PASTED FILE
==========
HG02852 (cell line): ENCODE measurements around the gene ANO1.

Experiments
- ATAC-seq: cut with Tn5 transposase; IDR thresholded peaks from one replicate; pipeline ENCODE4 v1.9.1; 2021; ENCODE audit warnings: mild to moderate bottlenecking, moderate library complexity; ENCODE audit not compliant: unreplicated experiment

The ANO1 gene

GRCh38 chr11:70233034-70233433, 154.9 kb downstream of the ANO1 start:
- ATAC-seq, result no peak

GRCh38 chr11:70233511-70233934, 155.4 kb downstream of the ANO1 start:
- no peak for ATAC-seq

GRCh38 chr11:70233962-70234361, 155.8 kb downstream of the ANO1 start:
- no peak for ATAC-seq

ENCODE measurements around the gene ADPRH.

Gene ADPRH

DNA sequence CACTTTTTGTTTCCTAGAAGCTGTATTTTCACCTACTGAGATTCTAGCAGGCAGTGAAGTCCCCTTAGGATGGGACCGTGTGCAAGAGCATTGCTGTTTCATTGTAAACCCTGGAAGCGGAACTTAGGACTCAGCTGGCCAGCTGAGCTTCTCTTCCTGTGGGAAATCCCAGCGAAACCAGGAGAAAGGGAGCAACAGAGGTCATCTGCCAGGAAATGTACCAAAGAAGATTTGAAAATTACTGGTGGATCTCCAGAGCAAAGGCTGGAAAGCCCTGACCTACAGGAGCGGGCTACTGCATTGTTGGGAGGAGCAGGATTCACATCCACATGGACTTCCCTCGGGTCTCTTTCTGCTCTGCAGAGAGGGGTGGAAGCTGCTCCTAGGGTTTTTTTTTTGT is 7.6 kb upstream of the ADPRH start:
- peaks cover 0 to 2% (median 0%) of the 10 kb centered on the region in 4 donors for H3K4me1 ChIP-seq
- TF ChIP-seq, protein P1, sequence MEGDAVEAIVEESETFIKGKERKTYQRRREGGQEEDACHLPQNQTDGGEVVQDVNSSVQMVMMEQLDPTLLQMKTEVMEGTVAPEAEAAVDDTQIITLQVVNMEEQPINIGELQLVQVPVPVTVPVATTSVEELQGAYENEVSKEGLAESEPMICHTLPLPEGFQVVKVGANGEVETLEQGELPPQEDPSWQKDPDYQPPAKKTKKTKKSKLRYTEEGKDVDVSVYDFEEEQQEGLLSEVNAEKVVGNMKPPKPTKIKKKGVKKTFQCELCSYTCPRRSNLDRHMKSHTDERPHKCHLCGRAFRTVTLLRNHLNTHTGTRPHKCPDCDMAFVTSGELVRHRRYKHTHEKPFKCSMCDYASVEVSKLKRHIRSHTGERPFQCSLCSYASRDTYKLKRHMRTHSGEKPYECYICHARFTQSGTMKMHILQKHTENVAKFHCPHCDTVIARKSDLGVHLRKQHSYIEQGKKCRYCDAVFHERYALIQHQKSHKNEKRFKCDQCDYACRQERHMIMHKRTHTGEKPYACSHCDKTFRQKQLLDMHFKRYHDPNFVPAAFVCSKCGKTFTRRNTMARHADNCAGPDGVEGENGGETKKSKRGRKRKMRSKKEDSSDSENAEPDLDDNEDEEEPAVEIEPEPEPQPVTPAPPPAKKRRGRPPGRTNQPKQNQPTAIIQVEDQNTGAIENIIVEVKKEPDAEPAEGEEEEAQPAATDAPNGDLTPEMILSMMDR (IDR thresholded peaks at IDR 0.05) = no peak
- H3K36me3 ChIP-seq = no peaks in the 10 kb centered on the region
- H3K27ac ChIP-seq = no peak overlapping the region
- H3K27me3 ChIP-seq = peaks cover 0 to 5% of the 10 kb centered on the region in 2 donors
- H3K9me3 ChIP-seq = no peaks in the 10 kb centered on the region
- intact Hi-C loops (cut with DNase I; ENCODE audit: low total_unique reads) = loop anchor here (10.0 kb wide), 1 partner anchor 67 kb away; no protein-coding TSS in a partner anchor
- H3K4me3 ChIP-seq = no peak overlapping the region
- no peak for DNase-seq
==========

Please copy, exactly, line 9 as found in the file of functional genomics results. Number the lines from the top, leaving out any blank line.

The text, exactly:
GRCh38 chr11:70233962-70234361, 155.8 kb downstream of the ANO1 start: